SUNSET, S.C. (WSPA) – The Cliffs Lakehouse Restaurant is a total loss following a fire Monday night. Vineyards Fire Department Assistant Chief Kevin McClain said the call came in at 11:15 p.m. Monday. The 5,000-square-foot restaurant was fully involved when crews arrived and the roof was beginning to collapse, Chief McClain said.
BUFFALO, N.Y. (WKBW) – Buffalo firefighters were called to a two-alarm fire on Pearl Street early Tuesday morning. Two-alarms mean nearly 60 firefighters were on the scene. Heavy smoke was seen coming from a two-story building just after 7:30 a.m.
Don’t let this happen to you!!!
According to U.S. official reports, there are more than 5,500 restaurant fires each year, which cost upwards of $115 million in property damages. Is the kitchen on your restaurant more likely to catch fire than average?
Restaurants are full of potential fire hazards, including both items that could spark a fire and items that could fuel it. For example, a fire could be sparked by an open flame, a faulty electrical connection, or hot cooking equipment. That fire could then feed on any number of fuel sources such as cooking oils, grease buildup, cleaning chemicals, and paper products.
The majority of restaurant fires are started, unsurprisingly, bin the kitchen by cooking equipment. More surprising, is the fact that failure to properly clean equipment is a factor in 1 in 5 restaurant fires (according to data from the NFPA from 2012).
Here are some of the most common reasons commercial kitchen fires happen and a few tips on how to prevent them.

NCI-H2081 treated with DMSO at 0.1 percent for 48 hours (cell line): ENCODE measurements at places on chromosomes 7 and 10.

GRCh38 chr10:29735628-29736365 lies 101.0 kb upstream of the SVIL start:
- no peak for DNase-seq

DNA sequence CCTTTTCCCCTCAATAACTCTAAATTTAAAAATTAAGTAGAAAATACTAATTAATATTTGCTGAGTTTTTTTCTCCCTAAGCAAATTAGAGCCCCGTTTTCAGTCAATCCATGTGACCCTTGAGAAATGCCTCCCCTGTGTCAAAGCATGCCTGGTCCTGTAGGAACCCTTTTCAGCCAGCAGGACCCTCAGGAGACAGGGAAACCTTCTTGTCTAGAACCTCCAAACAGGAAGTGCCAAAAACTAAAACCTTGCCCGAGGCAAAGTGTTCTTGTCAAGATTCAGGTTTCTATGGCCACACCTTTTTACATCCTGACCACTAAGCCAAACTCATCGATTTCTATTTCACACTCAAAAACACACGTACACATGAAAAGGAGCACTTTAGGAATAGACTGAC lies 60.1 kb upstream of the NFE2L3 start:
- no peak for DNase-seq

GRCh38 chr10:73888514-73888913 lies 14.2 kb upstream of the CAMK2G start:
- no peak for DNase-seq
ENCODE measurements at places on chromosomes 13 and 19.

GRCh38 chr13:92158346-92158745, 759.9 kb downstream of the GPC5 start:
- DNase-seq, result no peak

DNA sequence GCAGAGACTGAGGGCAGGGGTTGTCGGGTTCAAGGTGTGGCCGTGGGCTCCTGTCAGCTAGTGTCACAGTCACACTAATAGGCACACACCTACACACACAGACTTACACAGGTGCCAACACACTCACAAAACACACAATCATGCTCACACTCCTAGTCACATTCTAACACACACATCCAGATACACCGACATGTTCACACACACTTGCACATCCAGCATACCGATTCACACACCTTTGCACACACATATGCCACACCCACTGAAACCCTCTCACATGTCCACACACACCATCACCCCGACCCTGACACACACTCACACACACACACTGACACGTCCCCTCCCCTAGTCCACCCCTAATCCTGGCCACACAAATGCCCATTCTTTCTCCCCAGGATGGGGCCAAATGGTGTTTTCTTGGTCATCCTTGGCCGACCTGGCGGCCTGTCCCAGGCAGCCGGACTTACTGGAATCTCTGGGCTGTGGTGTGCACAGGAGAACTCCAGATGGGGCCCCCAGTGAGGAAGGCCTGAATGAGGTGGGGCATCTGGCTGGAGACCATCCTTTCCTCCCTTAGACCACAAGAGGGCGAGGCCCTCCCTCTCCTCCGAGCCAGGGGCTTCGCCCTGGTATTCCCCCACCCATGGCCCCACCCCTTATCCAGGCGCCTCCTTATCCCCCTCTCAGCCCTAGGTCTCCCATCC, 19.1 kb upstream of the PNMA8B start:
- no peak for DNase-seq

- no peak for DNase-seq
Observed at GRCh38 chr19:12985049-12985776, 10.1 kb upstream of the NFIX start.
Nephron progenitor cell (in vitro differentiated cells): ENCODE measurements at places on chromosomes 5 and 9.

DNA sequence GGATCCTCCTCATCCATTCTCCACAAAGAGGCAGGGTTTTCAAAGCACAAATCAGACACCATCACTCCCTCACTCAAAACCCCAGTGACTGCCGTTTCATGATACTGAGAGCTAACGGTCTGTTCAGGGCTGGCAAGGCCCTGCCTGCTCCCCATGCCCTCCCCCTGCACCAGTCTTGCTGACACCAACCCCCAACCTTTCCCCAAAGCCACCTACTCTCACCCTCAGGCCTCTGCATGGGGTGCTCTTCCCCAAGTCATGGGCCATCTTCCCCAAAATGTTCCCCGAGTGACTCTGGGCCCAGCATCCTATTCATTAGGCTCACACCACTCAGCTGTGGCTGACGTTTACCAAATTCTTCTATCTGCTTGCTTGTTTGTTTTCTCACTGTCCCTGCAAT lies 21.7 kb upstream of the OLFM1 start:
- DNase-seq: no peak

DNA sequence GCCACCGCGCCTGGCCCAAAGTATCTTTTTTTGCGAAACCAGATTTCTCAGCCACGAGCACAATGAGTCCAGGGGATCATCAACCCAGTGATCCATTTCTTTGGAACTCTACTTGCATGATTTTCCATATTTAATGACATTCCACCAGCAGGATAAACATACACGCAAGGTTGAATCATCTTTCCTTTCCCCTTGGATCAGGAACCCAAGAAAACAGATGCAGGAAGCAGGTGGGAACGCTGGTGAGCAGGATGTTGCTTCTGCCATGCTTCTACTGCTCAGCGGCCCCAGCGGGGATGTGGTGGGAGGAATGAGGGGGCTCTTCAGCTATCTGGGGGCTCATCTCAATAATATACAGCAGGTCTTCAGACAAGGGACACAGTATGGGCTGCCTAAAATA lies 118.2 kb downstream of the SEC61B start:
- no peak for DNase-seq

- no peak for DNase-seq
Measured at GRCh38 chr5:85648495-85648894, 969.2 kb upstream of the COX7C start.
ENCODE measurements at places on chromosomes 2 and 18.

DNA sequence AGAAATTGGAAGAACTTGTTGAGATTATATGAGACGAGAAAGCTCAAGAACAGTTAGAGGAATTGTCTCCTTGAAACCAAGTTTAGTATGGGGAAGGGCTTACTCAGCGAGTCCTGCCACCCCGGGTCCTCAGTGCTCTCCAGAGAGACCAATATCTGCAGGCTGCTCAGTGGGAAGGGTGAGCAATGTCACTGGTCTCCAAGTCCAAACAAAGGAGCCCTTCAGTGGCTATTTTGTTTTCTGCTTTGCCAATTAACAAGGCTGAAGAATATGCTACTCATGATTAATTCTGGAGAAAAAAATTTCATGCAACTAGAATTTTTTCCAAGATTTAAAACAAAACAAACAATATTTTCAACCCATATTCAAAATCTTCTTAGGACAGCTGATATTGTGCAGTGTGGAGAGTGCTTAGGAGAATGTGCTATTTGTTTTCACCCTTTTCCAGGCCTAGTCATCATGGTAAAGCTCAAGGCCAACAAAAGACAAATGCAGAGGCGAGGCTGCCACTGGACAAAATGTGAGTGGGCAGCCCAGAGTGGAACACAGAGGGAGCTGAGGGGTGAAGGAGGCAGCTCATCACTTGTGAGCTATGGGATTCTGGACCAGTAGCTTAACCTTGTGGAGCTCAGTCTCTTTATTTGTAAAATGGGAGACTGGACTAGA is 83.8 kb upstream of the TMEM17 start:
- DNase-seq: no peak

Clogged hood filters
The main purpose of exhaust hoods is to get rid of extra smoke, grease, gas, and odours, but they also play an important role in ensuring your kitchen is safe. The exhaust hoods over your cooking equipment do get hot! In some cases, they may get so hot that any grease that has accumulated on them could be in danger of igniting into a flash fire.
If you allow grease to accumulate on your hood filter, it will create a serious fire hazard. To prevent this issue, clean your hood regularly. One of the most effective methods of hood filter cleaning is the Spectank.
30 minutes in the SpecTank followed by a quick rinse will be better than hours of caustic soda and high pressure steam cleaning! Read more about the Spectank and hood filters…
Rags and towels
Most kitchens use rags to wipe all sorts of stuff, including flammable things like oil and grease. If you allow these rags to stack up, they could be creating a serious fire hazard. According to the National Fire Protection Agency, more than 20% of restaurant fires are caused by grease accumulation. The best way to prevent this risk is to ensure that all used rags are placed in a non-flammable laundry bin that’s located outside your kitchen area.
Not having the right fire equipment
The reality is that there’s a lot of heat and direct fire in a kitchen. You can’t remove every possible source of fire. That’s why it’s essential to have a fire suppression system. The systems available are usually prepiped and ready for a variety of exhaust hood packages. In the event of a fire, they can prevent it from spreading throughout and can help it be contained quickly and easily.
Of course, you should also have fire extinguishers within easy reach of any of your hot surfaces. Make sure that every single employee both knows where they’re kept and how to use them.
There are many reasons to ensure your kitchen is always up to code. While you may focus on not getting customers sick and avoiding fines from the health department, it’s also smart to carefully consider the health codes that deal with electrical wiring. Maintenance guidelines are set out by OSHA and give you minimum standards to follow, as well as additional steps you can take to make sure your wiring is up to code.
Here is some more information on how to prevent restaurant fires:
And check out the NFPA for more up to date research: